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James Debono

I definitely agree that segmenting social media platforms is key to avoiding social media overload.

Understand what your target demographic is looking for, find out on what social media platform they spend their time on and then deliver top quality content that invokes a reaction and sharing.

over 4 years ago

Tom Howlett

Tom Howlett, Digital Marketing Executive at Koozai

During the day to day running of a business, social media will more than often seem like a huge time allocation. Some businesses will feel as though it isn't worth the effort, but most businesses will only need to spend an hour a day to give it a good go. Monitoring the social presence is key, just to make sure you are keeping track of people interacting with you.

over 4 years ago

Michelle Goodall

Michelle Goodall, Online PR/Social Media Consultant at EconsultancySmall Business Multi-user

Great post Maria. Love the maturity model and I have a consideration for you.

Are 'Brand Insights' and 'Monitoring' really tactical rather than strategic as your model suggests? I'd say that they are strategic functions and at the heart of any social media strategy.

over 4 years ago

Maria Wasing

Maria Wasing, VP of Marketing Europe at EPiServer

@michelle - thanks for the feedback and a great question. The reason that I put them in as tactical in this model is that most organisations start with an ad-hoc approach. And at this stage, it is usually handled by a marketing resource that might be dedicated to this, and then it quickly goes beyond tactical, but otherwise it is more of a tactical nature and a learning process to collect and understand what is being said about their brand in the social media arena. I agree with you that it is the heart of the social media strategy to monitor and collect brand insights. However, from an organisational and resource perspective, it must rapidly evolve into covering more areas as outlined by the model to become truly a strategic initiative that is beyond marketing and communications. It encompassed the complete organisation and how the business processes are set up. I also think it needs dedicated resources that has the mandate to influence the rest of the organisation. Would you agree?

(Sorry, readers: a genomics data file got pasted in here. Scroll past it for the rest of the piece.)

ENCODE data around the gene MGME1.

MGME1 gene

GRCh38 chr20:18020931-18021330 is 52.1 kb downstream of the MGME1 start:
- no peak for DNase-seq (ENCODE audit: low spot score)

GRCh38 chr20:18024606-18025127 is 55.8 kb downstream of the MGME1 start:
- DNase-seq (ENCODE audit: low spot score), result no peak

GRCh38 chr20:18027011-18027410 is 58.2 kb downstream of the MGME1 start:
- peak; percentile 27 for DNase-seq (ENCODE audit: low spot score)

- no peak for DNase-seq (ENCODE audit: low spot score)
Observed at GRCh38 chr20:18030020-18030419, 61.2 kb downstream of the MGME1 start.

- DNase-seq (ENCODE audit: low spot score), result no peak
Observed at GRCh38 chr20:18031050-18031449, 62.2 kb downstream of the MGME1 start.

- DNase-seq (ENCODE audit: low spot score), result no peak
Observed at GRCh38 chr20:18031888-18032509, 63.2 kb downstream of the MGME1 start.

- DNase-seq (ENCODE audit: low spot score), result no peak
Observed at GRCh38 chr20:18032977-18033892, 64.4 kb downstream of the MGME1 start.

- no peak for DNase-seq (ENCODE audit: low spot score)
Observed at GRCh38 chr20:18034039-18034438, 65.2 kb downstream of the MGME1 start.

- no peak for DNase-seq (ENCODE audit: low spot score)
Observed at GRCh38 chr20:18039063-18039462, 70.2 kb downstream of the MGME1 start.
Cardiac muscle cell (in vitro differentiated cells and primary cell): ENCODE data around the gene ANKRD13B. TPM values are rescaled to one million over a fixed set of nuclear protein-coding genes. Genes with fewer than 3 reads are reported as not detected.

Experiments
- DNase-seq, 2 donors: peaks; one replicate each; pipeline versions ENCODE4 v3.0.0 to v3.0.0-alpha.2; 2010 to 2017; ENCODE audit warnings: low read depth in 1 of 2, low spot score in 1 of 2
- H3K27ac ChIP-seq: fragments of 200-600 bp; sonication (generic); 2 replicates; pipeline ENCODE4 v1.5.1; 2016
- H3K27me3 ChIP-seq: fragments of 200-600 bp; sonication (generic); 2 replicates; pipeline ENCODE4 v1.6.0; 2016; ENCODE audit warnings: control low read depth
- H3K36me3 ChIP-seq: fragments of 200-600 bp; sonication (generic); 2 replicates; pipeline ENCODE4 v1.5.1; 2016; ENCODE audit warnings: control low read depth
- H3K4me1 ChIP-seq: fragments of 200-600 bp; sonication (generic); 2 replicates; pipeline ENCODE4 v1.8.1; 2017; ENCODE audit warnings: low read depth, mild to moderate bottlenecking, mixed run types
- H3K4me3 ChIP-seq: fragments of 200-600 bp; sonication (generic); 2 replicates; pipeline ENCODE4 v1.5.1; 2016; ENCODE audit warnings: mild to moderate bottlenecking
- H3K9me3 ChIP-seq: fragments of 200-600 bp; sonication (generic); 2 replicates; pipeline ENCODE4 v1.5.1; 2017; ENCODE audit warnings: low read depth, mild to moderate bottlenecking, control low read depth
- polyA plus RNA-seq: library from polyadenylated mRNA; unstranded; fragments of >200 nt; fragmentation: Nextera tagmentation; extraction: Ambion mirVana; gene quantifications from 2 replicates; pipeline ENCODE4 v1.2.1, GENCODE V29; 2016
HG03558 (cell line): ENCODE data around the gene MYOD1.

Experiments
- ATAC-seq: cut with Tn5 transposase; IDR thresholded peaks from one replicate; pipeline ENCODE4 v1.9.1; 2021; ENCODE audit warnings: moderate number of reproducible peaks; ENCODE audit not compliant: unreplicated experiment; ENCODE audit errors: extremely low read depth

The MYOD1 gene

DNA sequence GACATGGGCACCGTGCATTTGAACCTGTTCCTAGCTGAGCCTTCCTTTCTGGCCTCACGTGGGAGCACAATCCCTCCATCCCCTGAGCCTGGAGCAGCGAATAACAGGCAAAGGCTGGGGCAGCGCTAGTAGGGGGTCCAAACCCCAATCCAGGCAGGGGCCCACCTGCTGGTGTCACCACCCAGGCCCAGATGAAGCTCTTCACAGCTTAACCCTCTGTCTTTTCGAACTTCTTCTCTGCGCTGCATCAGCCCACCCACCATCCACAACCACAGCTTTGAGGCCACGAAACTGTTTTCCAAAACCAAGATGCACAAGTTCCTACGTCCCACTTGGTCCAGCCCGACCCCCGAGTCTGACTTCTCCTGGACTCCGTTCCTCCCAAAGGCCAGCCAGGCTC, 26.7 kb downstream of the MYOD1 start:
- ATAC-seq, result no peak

@tom - yes you are right, a great way to start. Can you share some best-practices on how you keep track of the people that interact with you? I find that can be a bit challenging, as engagement and communication increases. Any input is appreciated!

over 4 years ago


Marty Levine

Maria, This is an impressive and interesting model. Do you assume that the organization has already passed the first hurdle of setting meaningful -- and measurable -- objectives for its social media activities? Ignoring that foundation seems to be the first fundamental flaw in much of what I see. The second is failing to integrate social media with overall marketing objectives and activities.

over 4 years ago



It is true that social media has opened great doors to interact with people. Besides that it also helps to know what people have in their mind and wish for. An interaction that benefits two people is what really matters.

over 4 years ago